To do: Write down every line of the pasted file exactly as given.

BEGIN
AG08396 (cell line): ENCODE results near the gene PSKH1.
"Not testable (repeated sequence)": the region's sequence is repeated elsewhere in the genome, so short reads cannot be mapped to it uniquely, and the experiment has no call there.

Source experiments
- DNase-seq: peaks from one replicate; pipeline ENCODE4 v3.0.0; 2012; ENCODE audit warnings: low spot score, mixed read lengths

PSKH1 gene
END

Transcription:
AG08396 (cell line): ENCODE results near the gene PSKH1.
"Not testable (repeated sequence)": the region's sequence is repeated elsewhere in the genome, so short reads cannot be mapped to it uniquely, and the experiment has no call there.

Source experiments
- DNase-seq: peaks from one replicate; pipeline ENCODE4 v3.0.0; 2012; ENCODE audit warnings: low spot score, mixed read lengths

PSKH1 gene